House are bracketed by two minutes or more of jaunty music as the stage sits in darkness: it is a small wonder that this cripples the comic pace as little as it does.
And what of the plays themselves? They are great fun and deceptively weighty in emotional content, although
House carries rather more substance in this department - to the extent that one character, the disillusioned wife Trish (Eileen Battye) is a smidgen overwritten in later scenes. Garden deals more with characters of broad types - the Mummerset servants, the track-suited husband, casually heartless in his obsession with organising things.
The action unfolds through a single day of stage-time, interweaving plot lines including four marriages on the rocks, the organisational hell of a storm-battered garden fête, an unpredictable, alcoholic French film actress with no English, backroom political shenanigans and even Humbertish cradle-snatching and nymphet coquetry - all handled with delicacy and intelligence. Ayckbourn enjoys scattering discreet nods to earlier plays such as
Just Between Ourselves and Intimate Exchanges; this even permeates the casting, with Sabine Azéma having starred in the film adaptations of the latter plays, Smoking and No Smoking, before appearing here as boozy loose cannon Lucille Cadeau (whose Gallic outpourings Ayckbourn dares to leave almost entirely untranslated). Robert Blythe rumbles nicely as Trish's serial adulterer husband Teddy, Janie Dee is a delight in Garden as his jilted mistress Joanna, self-dramatising to the point (literally) of insanity. As Teddy and Trish's daughter Sally, young Charlie Hayes does magnificent justice to one of the finest non-sociopath teenage parts to have been written in recent years."
(Financial Times, 1 June 1999)

Ayckbourn Has Fun With His Theatrical Train Set (by Charles Spencer)
"Alan Ayckbourn is up to his ingenious tricks again. The man who has given us plays with multiple alternative endings, life-size boats that really float on stage, and a married couple attending two different dinner parties at the same time has come up with another example of stage wizardry.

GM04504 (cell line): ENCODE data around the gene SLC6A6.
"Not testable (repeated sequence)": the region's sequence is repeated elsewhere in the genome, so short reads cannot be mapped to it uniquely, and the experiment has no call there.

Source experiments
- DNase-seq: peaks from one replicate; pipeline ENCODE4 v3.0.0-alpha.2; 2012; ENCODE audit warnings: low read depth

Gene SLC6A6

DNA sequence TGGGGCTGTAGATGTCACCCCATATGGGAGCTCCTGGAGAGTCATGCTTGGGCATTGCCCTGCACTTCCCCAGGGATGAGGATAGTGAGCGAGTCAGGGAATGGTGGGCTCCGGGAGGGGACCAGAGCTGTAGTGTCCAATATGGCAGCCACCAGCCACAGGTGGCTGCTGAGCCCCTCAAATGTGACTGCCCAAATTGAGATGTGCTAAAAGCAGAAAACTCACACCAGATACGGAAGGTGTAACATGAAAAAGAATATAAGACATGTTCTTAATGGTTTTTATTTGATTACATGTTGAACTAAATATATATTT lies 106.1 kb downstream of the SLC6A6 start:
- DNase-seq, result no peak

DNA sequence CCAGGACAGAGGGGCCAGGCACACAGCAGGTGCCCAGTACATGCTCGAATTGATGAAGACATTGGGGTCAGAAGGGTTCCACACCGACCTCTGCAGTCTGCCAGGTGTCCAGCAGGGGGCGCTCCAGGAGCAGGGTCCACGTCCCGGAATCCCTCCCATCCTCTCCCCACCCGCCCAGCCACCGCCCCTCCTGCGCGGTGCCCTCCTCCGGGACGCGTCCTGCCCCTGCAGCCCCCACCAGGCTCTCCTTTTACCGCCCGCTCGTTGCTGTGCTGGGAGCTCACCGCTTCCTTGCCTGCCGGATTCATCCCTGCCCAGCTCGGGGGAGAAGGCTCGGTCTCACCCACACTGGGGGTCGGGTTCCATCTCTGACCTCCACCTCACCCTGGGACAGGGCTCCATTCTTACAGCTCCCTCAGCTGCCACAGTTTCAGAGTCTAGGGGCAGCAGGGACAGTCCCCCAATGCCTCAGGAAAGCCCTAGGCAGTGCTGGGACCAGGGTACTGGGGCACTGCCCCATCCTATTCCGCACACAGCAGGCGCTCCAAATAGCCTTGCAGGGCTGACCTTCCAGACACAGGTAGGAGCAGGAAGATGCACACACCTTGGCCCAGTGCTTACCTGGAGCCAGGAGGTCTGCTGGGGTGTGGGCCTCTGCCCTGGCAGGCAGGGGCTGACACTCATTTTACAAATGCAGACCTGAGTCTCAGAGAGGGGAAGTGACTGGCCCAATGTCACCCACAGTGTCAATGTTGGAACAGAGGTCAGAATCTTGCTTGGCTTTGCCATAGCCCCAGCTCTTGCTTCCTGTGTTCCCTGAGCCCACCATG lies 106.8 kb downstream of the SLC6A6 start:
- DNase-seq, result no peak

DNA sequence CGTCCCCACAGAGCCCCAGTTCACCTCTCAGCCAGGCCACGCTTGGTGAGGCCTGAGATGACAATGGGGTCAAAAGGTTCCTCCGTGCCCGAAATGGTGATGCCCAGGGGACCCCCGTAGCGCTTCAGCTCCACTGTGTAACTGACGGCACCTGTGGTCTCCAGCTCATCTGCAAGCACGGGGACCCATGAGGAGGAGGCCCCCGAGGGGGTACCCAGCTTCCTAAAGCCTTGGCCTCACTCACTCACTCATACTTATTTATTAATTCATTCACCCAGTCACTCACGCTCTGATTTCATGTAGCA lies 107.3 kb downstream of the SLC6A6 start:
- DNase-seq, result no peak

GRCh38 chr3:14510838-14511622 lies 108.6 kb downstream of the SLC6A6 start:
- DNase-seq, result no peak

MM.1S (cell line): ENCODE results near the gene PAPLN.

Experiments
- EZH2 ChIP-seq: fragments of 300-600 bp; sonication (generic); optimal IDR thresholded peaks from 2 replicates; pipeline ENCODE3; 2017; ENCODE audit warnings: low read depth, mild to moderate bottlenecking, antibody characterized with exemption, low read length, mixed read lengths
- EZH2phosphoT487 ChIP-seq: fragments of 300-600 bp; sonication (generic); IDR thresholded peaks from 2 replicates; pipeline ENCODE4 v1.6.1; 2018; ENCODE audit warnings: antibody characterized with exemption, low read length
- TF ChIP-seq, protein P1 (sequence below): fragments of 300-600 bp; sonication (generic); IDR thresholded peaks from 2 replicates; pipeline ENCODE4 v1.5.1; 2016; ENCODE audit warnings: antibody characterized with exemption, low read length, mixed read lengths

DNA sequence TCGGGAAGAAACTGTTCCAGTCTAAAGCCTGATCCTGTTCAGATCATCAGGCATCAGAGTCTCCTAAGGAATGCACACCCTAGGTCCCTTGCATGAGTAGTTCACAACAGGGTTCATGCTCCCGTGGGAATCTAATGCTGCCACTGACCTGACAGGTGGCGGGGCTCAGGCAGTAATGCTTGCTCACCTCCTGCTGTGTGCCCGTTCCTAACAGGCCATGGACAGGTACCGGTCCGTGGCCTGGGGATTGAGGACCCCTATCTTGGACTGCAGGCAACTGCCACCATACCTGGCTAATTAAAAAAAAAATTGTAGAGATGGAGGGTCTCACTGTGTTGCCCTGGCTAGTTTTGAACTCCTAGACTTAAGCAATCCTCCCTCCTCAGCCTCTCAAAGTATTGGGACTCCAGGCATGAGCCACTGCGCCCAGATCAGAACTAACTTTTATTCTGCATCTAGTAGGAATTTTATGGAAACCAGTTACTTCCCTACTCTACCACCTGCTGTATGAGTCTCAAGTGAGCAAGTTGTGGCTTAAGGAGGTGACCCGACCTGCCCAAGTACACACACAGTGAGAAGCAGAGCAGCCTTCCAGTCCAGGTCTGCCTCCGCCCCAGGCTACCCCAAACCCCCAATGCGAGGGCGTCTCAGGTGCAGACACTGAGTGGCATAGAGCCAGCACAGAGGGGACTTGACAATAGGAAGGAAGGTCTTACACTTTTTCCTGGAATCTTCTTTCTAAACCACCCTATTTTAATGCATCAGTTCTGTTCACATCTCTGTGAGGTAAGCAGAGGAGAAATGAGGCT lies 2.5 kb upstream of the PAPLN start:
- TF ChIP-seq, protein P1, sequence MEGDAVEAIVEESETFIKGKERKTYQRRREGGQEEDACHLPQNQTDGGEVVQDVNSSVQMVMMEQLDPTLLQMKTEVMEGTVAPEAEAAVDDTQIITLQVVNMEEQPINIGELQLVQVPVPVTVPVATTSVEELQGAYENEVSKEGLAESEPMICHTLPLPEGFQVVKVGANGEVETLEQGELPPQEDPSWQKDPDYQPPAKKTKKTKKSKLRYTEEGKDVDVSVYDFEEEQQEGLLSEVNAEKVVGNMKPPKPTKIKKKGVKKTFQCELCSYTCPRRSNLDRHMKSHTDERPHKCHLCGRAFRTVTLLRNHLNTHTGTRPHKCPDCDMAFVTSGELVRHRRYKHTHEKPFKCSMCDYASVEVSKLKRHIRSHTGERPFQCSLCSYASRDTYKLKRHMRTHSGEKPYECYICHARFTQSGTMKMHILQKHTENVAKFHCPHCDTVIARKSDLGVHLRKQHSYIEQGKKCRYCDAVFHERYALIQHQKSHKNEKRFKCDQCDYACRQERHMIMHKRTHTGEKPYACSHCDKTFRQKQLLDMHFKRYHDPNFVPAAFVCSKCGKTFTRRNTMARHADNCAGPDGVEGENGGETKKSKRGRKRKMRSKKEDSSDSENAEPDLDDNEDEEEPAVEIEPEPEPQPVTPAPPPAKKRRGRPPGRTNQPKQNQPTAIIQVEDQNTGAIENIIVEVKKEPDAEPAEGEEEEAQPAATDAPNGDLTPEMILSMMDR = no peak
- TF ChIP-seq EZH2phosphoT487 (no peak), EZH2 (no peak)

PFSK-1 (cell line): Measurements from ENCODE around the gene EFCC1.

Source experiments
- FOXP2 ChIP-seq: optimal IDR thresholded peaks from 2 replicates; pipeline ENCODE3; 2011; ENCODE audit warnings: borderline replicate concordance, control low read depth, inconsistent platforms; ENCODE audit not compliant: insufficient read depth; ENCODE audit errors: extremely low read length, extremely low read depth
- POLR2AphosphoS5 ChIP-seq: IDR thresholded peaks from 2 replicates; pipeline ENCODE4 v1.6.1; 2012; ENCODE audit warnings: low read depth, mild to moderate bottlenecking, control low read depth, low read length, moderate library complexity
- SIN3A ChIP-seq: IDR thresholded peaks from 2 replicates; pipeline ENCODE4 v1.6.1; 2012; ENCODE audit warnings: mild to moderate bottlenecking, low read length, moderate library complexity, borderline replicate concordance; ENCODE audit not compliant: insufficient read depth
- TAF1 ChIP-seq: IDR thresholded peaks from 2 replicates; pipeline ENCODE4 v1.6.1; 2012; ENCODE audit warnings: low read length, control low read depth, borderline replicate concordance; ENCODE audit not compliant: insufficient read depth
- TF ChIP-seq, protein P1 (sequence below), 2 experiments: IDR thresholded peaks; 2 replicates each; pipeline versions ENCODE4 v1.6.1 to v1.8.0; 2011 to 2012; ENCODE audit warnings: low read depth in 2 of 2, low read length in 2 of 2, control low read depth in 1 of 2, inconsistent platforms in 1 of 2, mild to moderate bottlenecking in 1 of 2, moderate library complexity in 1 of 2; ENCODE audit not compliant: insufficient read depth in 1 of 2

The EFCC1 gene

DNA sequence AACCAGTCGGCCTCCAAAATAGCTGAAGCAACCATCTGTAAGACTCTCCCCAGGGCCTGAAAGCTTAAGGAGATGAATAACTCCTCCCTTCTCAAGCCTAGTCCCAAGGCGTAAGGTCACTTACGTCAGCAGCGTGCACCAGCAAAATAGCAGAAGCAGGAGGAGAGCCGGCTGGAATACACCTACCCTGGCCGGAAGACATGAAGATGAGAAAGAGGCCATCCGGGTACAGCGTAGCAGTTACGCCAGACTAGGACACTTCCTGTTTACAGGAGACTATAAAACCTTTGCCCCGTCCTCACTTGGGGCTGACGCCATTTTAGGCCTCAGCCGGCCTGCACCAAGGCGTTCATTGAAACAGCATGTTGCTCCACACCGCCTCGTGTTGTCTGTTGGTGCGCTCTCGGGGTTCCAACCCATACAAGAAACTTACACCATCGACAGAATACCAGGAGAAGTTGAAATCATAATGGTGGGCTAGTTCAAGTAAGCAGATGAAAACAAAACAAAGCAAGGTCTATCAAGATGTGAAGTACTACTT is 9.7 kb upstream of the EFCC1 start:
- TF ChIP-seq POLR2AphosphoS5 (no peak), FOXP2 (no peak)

In many ways,
House & Garden looks like a return to perhaps his greatest work, The Norman Conquests, that trilogy of plays featuring the same actors which took place over one weekend in three different areas of the same house. Those plays were performed in repertory, however. The amazing dexterity of House & Garden is that the two plays take place in different auditoria simultaneously - both in the same building, at the Stephen Joseph Theatre - and the same large cast appears in both of them.
A character will walk off one stage and on to another, sometimes with as little as 14 seconds to make the journey between the two venues. Both shows start at the same time, break for the interval at the same time, and end within seconds of each other. Rarely has the writer seemed to be having so much fun with his theatrical train set.
The plays are comprehensible on their own, but you will obtain a far more detailed picture of the characters and their predicaments if you see both.
As always in Ayckbourn, hilarity is combined with hurt. These are plays about love and marriage, and there are times when Ayckbourn makes Strindberg look like a jaunty optimist. No fewer than three marriages collapse in the course of
House & Garden.
In
House, which is staged in the McCarthy auditorium with its conventional proscenium stage, Teddy Platt, a boozy philanderer, is hoping to become an MP. His wife, in a brilliantly developed running gag, invariably pretends that she can neither see nor hear him, because Teddy has been having an affair with Joanna, the wife of their close friend Giles Mace, the local doctor.
We get to meet Joanna mostly in
Garden, staged in the round, and after Teddy breaks off their affair, she goes off her rocker, leading to an achingly funny scene in which she attempts various forms of suicide - including throwing herself in front of a lawn mower.
There is richness of characterisation and incident in these plays. Ayckbourn produces a lovely study of the agonies of adolescent love in the characters of Sally, daughter of Teddy, and Jake, son of Joanna, while the relationship between Jake, suffering the hell of unrequited passion, and his father Giles, bleakly waking up to the fact that the wife he loves so much has cuckolded him, is drawn with real tenderness.
It doesn't all work. Several of the characters don't fully earn their place in the narrative. There are also passages when Ayckbourn seems to be offering a mere reiteration of themes and relationships he has explored in more detail and depth elsewhere.
There is, however, a real satisfaction in seeing the two plays interconnect, scenes when Ayckbourn is at the very top of his form. Among the performers, I especially liked Barry McCarthy as poor betrayed Giles, a genuinely good, permanently apologetic man suffering horribly.
Robert Blythe is marvellously funny as Teddy Platt, a bounder you somehow can't help liking, while Terence Booth is charismatically sinister as a smooth political fixer, one of those Ayckbourn characters who gives off a whiff of motiveless malignity. Janie Dee, despite having an under-written role, is both funny and touching as the desperate adulteress. There is strong work too from Eileen Battye as Teddy's understandably angry wife, and from Simon Green and Alison Senior as a couple locked into a truly hideous marriage.
Like all Ayckbourn's best work,